Making Big Data Analytics Interactive and Real-Time
Speaker: Matei Zaharia, UC - Berkeley
Date: Tuesday, October 30 2012
Time: 4:00PM to 5:00PM
Location: 32-G882 (Hewlett Room)
Host: Hari Balakrishnan, CSAIL
Contact: Sheila Marian, x3-1996, firstname.lastname@example.org
Large-scale data processing platforms like MapReduce and Hadoop have become common to tackle growing data volumes in both industry and research. However, as organizations start using "big data" for more applications, the demands on distributed processing have also grown. In particular, users want to run (1) more interactive ad-hoc queries than is possible with today's batch systems, (2) more complex applications than the single-pass MapReduce model supports, and (3) real-time analytics that incorporate new data within seconds. Meeting these performance goals while preserving the scalability and fault-tolerance of MapReduce is challenging.
In this talk, we present Spark, a new system that tackles these challenges by providing efficient primitives to do data-intensive computation in memory. Spark can outperform Hadoop by up to 30x in interactive queries and multi-pass machine learning and graph algorithms, while giving the same fault tolerance guarantees. The key challenge we address is how to provide fault tolerance for in-memory state efficiently; whereas previous approaches used costly replication or checkpointing, we have designed an abstraction called "resilient distributed datasets" (RDDs) that can recover data without replication, by remembering the operations needed to recompute it. We have also generalized RDDs to support large-scale stream processing through a model called "discretized streams". The resulting system, Spark Streaming, can process tens of millions of records per second on 100 nodes at sub-second latency, and significantly outperforms existing systems.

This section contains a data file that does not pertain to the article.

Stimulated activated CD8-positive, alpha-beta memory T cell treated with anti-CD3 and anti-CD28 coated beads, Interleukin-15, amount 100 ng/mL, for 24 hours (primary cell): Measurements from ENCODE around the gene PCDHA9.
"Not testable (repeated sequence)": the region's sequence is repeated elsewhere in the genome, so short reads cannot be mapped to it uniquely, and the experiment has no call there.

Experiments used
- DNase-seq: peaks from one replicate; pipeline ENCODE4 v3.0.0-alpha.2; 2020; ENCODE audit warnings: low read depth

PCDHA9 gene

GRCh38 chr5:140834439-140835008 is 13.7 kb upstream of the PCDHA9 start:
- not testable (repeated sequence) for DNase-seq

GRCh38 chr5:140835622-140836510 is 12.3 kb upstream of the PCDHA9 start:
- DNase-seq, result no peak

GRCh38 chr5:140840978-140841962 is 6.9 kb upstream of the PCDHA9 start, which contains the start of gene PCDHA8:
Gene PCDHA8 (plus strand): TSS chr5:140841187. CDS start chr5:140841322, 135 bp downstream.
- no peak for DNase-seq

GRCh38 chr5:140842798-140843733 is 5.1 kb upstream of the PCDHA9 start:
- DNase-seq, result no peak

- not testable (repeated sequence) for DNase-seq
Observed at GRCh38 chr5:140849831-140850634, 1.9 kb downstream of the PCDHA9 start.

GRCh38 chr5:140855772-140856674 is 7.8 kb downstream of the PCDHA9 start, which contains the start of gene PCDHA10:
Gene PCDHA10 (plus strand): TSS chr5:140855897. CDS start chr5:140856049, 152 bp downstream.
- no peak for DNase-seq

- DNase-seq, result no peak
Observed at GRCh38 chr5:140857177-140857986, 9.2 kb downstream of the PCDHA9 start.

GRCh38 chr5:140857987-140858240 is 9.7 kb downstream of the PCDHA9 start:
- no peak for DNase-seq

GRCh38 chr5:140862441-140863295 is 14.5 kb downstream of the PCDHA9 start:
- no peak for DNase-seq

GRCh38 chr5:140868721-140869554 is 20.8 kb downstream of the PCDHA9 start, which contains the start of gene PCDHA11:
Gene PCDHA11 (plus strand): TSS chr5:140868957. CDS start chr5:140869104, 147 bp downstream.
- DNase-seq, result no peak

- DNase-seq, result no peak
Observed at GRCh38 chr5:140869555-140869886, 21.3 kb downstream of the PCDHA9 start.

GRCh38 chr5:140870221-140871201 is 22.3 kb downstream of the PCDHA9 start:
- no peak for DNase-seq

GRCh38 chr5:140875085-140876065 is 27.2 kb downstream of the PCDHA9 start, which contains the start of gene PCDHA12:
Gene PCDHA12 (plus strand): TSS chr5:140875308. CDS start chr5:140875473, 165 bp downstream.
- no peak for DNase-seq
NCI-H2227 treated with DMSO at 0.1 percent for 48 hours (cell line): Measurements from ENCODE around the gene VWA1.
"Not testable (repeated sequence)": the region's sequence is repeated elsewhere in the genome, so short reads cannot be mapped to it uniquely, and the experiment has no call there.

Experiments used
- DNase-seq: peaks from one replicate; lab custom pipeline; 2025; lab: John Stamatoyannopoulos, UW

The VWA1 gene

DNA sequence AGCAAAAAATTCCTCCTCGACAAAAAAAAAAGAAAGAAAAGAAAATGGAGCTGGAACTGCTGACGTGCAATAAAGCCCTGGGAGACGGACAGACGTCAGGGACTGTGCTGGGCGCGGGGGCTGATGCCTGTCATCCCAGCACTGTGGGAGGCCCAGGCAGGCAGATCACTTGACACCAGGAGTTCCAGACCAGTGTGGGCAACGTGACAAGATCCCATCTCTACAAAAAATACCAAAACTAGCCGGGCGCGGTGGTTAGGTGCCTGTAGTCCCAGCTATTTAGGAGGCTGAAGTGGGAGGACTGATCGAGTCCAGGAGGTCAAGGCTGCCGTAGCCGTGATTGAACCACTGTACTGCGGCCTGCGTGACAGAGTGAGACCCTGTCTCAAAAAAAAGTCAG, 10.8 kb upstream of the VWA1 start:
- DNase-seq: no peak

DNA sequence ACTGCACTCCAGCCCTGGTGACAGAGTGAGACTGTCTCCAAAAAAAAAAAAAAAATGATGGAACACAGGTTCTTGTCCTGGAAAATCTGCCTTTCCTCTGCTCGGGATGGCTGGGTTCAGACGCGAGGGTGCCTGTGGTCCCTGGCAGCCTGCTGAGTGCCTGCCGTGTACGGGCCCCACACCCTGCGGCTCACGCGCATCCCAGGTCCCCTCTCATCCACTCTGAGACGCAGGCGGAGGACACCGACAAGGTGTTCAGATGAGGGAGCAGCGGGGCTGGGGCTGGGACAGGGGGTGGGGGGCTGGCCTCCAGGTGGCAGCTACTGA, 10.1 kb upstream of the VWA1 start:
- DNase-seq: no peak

Finally, a key benefit of RDDs and discretized streams is that they can seamlessly be combined in the same program. The ability to intermix streaming, batch and interactive queries enables rich applications that blur the line between batch and online processing, which some Spark users are already building.
Matei Zaharia is a PhD student in the AMP Lab at UC Berkeley, working with Scott Shenker and Ion Stoica on topics in systems, cloud computing and networking. He is also a committer on Apache Hadoop and Apache Mesos. Matei got his undergraduate degree at the University of Waterloo in Canada, and is currently supported by a Google PhD fellowship.
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